Friday, January 26, 2007
Tuesday, January 16, 2007
Supreme Court GVRs ADA Title II Case, With Ginsburg Concurrence
Wash. Post Op-Ed on Prenatal Testing
She was a fresh-faced young woman with a couple of adorable kids, whiling away an hour in the sandbox at the park near my home. So was I, or so I thought. New in town, I had come to the park in hopes of finding some friends for myself and my little ones.
Her eyes flicked over to where my daughter sat, shovel gripped in a tiny fist, and then traveled quickly away. The remark that followed was directed to the woman next to her, but her voice carried clearly across the playground. "Isn't it a shame," she said, an eyebrow cocked in Margaret's direction, "that everyone doesn't get amnio?"
It's been more than 20 years, but I saw the face of that woman again when I read about the recommendation from the American College of Obstetricians and Gynecologists (ACOG) this month that all pregnant women get prenatal screening for Down syndrome. I worry that universal screening brings us all closer to being like that woman at the sandbox -- uninformed, judgmental and unable to entertain the possibility that people with disabilities have something to offer.
The ACOG news release notes that the recommendations are based on consistent scientific evidence and will allow obstetricians and gynecologists to best meet their patients' needs. Until now, women 35 or older were automatically offered genetic testing for Down syndrome; under the new guidelines, less invasive and earlier screening options will be extended much more broadly.
What's gone undiscussed in the news coverage of the guidelines seems to be a general assumption that reasonable people would want to screen for Down syndrome. And since nothing can be done to mitigate the effects of an extra 21st chromosome in utero, the further assumption is that people would be reasonable to terminate pregnancies that are so diagnosed.
Wednesday, January 10, 2007
"Idiots," "Insane," and the New Jersey Constitution
Though it has been decades since people commonly referred to those with mental illness as "idiots" or "insane," the New Jersey Constitution still does.
A resolution introduced Monday by Senate President Richard J. Codey would remove the archaic language, inserted in 1844, by proposing a constitutional amendment. The measure would have to be approved by both houses of the Legislature and by voters in November.
"This is yet another big step toward removing the stigma of mental illness," said Codey, an ardent advocate for the mentally ill.
The source of Codey's ire is a section of the state constitution that addresses those who are eligible to vote. It states, "No idiot or insane person shall enjoy the right of suffrage."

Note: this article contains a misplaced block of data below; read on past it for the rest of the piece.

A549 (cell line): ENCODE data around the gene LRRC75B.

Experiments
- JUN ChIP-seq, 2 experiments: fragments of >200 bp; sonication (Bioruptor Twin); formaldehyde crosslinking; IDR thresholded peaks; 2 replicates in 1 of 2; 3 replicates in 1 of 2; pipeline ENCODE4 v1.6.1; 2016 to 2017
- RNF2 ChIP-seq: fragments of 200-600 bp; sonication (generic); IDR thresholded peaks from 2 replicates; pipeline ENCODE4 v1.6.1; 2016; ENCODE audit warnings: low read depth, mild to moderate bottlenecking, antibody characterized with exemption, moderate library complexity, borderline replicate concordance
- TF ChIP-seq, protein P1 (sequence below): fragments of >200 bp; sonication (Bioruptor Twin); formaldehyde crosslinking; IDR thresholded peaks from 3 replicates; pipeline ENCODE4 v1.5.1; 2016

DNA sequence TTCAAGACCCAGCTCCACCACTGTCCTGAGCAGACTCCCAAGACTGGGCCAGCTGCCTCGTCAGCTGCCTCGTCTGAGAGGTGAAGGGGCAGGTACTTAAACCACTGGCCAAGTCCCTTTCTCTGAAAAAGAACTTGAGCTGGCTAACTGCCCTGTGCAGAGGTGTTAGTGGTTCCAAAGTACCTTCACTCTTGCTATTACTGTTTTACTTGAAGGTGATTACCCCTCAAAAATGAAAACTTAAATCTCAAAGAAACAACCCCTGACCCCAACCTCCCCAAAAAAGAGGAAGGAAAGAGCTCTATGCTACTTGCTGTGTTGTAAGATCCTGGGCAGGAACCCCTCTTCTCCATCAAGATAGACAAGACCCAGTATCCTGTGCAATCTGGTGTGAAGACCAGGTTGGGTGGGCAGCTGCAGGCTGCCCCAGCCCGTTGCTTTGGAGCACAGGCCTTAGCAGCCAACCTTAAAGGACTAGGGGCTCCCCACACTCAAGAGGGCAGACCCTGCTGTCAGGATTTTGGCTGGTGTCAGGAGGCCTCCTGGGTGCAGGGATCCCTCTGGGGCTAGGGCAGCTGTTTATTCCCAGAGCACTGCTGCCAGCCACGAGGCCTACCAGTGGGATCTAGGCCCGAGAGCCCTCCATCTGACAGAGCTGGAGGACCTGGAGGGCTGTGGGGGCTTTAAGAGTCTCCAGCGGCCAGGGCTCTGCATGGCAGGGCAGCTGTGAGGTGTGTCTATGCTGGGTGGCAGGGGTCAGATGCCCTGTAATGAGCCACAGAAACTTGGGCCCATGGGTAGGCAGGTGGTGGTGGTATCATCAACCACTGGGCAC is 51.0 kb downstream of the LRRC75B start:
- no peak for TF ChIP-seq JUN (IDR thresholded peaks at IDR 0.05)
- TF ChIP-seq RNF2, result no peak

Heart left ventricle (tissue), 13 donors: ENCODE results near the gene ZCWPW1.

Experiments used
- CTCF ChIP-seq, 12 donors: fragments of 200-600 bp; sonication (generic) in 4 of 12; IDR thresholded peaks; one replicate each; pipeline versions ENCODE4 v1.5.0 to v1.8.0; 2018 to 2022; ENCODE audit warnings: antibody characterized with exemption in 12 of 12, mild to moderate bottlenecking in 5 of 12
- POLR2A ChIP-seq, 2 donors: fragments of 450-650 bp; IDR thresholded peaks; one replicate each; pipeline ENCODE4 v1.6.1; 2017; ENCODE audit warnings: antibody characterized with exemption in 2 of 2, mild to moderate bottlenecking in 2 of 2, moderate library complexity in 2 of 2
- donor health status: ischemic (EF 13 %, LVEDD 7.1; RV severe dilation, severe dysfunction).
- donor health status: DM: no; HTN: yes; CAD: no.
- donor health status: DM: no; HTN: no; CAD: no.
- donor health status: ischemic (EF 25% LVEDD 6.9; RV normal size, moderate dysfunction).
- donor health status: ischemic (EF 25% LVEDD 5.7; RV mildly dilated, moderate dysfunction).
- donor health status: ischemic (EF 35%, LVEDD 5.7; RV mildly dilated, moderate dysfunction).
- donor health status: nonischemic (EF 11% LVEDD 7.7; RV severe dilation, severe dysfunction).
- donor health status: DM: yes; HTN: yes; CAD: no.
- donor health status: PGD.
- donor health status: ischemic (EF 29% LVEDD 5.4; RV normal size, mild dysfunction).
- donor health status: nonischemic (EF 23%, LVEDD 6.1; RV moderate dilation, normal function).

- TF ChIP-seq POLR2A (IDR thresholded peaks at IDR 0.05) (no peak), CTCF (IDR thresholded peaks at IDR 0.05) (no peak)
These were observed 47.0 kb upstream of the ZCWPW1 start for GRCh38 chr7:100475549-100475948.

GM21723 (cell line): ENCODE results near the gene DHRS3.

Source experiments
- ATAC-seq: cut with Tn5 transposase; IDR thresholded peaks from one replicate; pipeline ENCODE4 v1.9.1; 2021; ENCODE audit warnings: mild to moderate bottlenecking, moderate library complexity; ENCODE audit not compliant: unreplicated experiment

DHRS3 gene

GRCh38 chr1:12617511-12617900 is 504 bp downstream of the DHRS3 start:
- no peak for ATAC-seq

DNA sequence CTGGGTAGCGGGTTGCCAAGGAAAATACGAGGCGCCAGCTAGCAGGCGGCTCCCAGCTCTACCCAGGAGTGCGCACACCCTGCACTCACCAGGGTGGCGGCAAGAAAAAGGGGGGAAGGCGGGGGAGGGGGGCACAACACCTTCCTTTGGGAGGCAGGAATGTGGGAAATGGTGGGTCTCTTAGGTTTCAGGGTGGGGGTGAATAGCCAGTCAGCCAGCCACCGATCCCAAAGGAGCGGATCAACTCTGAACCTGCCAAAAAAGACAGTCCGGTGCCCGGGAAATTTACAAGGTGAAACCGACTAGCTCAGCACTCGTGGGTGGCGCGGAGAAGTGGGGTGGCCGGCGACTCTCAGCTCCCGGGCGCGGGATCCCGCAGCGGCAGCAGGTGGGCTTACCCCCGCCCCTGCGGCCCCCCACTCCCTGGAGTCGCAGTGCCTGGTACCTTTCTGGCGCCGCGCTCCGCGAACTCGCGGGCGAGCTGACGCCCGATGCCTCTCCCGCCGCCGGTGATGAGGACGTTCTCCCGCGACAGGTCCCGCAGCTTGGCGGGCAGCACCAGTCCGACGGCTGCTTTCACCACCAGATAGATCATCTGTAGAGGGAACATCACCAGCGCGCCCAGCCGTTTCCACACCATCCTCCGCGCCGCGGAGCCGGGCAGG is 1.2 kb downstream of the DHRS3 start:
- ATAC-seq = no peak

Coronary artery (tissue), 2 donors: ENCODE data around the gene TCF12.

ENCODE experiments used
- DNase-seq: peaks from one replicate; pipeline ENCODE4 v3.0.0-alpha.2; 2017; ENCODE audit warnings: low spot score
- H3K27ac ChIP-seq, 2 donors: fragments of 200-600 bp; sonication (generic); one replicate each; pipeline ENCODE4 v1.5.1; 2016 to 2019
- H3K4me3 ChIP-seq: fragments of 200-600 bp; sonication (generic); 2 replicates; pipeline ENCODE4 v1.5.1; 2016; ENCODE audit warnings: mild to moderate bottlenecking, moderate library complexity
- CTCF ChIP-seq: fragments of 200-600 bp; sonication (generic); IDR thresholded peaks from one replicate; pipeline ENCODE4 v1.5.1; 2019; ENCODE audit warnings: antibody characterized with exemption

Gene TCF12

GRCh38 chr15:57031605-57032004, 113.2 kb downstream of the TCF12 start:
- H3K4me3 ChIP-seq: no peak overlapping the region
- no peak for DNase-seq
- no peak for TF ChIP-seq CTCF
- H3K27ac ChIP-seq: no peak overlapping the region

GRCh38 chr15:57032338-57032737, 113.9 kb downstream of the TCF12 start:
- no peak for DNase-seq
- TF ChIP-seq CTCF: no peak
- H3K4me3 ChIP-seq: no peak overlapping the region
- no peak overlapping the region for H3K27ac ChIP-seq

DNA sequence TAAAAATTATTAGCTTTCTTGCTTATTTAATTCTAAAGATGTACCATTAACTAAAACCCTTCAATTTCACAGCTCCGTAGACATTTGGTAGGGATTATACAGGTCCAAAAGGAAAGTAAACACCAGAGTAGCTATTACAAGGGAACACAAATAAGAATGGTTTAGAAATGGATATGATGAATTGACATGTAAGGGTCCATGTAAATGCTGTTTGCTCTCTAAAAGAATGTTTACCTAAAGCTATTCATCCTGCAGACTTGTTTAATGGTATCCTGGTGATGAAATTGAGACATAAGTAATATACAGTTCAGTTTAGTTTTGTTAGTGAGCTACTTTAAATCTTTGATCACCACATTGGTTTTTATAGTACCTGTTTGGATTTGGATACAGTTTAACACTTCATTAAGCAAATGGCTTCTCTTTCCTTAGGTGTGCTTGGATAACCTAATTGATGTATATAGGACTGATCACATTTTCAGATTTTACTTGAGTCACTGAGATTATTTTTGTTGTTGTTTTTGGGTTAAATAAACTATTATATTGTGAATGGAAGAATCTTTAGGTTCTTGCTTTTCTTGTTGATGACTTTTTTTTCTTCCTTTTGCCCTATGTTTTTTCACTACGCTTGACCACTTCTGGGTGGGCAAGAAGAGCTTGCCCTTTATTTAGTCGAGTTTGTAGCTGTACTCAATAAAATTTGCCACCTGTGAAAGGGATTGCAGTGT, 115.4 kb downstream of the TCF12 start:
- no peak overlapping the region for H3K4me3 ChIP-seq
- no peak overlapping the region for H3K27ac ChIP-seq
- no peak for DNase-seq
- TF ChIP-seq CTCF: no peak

Calling the phrasing "outdated, vague, offensive to many, and subject to misinterpretation," Codey proposed deleting "idiot or insane person" and replacing those words with "person who has been adjudicated by a court of competent jurisdiction to lack the capacity to understand the act of voting."
Luke Koppisch, a coordinator with the New Jersey Developmental Disabilities Council, which brought the idea to Codey to sponsor, said the language is insulting and had no place cemented in state law.
"It harkens back to an era when people with disabilities were treated like second-class citizens," he said.
New Jersey is not alone in its political incorrectness. According to the Bazelon Center for Mental Health Law in Washington, D.C., six other state constitutions -- Arkansas, Iowa, Kentucky, Mississippi, New Mexico and Ohio -- also contain the "idiots and insane" language pertaining to voting rights.
Codey said the fact that the language remained so long in the constitution was "a disgrace."
"Not only is it insensitive," Codey said, "but it does not take into account the individual circumstances of people with varying degrees of disabilities."
The crucial thing here, it seems to me, is not the "political correctness" of the language, but the lack of an individualized inquiry into voting competence under NJ's current constitutional provision. Kudos to Codey.
Good Parental-Rights Termination Case from the MO Supreme Court
Even though the courts had ruled that Angela Williams' mental condition made her unfit to parent her son, she kept a bedroom for the absent child.
As her son grew older, she dismantled an unused crib and replaced it with an unused toddler bed. On Christmas and birthdays, she's never stopped buying toys.
"My life has been on hold waiting for Christopher," she said.
On Tuesday, the state's highest court took a key step toward reuniting the mother and child, in what is considered a significant ruling for the rights of mentally ill parents.
The Missouri Supreme Court ruled unanimously that Williams was unjustly denied parental rights based on an outdated mental evaluation of bipolar disorder.
The case had raised broad questions about mental illness, what it takes to be a fit parent, and how the system ought to regard parents whose mental health improves.
"I think it's a groundbreaking ruling nationally, because there are very few cases of this kind," said Jennifer Mathis, an attorney for the Bazelon Center for Mental Illness in Washington. The group, along with the American Civil Liberties Union of Eastern Missouri, joined the case in support of the mother.
Here's the Missouri Supreme Court's opinion, which was written by Judge Teitelman -- a really great judge, who we're lucky to have on our high court.
Wednesday, January 03, 2007